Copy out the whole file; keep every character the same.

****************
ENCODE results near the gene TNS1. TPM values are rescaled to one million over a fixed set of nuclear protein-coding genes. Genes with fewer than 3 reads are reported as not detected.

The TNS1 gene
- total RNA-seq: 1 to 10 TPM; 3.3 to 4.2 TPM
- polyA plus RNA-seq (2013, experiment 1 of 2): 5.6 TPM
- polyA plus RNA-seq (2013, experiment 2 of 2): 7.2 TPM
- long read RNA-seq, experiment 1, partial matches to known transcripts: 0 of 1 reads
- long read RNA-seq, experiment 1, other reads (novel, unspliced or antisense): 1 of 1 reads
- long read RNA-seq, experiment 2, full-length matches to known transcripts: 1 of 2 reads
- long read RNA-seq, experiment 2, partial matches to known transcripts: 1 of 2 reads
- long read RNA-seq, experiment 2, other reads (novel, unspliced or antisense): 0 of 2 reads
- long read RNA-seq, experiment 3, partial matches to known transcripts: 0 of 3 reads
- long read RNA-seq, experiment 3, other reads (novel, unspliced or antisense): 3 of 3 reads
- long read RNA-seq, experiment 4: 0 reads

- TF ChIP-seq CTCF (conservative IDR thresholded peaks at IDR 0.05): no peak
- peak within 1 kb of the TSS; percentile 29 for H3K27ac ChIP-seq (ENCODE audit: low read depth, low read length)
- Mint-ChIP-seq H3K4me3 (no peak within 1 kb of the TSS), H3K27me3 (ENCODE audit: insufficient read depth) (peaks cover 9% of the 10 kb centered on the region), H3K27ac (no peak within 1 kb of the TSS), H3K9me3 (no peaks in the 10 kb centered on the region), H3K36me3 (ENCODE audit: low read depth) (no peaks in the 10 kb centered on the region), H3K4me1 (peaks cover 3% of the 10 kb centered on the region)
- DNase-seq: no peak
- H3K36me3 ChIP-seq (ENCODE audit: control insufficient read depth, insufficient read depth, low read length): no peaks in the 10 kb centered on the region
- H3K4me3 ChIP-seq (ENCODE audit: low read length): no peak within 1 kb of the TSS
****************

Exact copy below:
ENCODE results near the gene TNS1. TPM values are rescaled to one million over a fixed set of nuclear protein-coding genes. Genes with fewer than 3 reads are reported as not detected.

The TNS1 gene
- total RNA-seq: 1 to 10 TPM; 3.3 to 4.2 TPM
- polyA plus RNA-seq (2013, experiment 1 of 2): 5.6 TPM
- polyA plus RNA-seq (2013, experiment 2 of 2): 7.2 TPM
- long read RNA-seq, experiment 1, partial matches to known transcripts: 0 of 1 reads
- long read RNA-seq, experiment 1, other reads (novel, unspliced or antisense): 1 of 1 reads
- long read RNA-seq, experiment 2, full-length matches to known transcripts: 1 of 2 reads
- long read RNA-seq, experiment 2, partial matches to known transcripts: 1 of 2 reads
- long read RNA-seq, experiment 2, other reads (novel, unspliced or antisense): 0 of 2 reads
- long read RNA-seq, experiment 3, partial matches to known transcripts: 0 of 3 reads
- long read RNA-seq, experiment 3, other reads (novel, unspliced or antisense): 3 of 3 reads
- long read RNA-seq, experiment 4: 0 reads

- TF ChIP-seq CTCF (conservative IDR thresholded peaks at IDR 0.05): no peak
- peak within 1 kb of the TSS; percentile 29 for H3K27ac ChIP-seq (ENCODE audit: low read depth, low read length)
- Mint-ChIP-seq H3K4me3 (no peak within 1 kb of the TSS), H3K27me3 (ENCODE audit: insufficient read depth) (peaks cover 9% of the 10 kb centered on the region), H3K27ac (no peak within 1 kb of the TSS), H3K9me3 (no peaks in the 10 kb centered on the region), H3K36me3 (ENCODE audit: low read depth) (no peaks in the 10 kb centered on the region), H3K4me1 (peaks cover 3% of the 10 kb centered on the region)
- DNase-seq: no peak
- H3K36me3 ChIP-seq (ENCODE audit: control insufficient read depth, insufficient read depth, low read length): no peaks in the 10 kb centered on the region
- H3K4me3 ChIP-seq (ENCODE audit: low read length): no peak within 1 kb of the TSS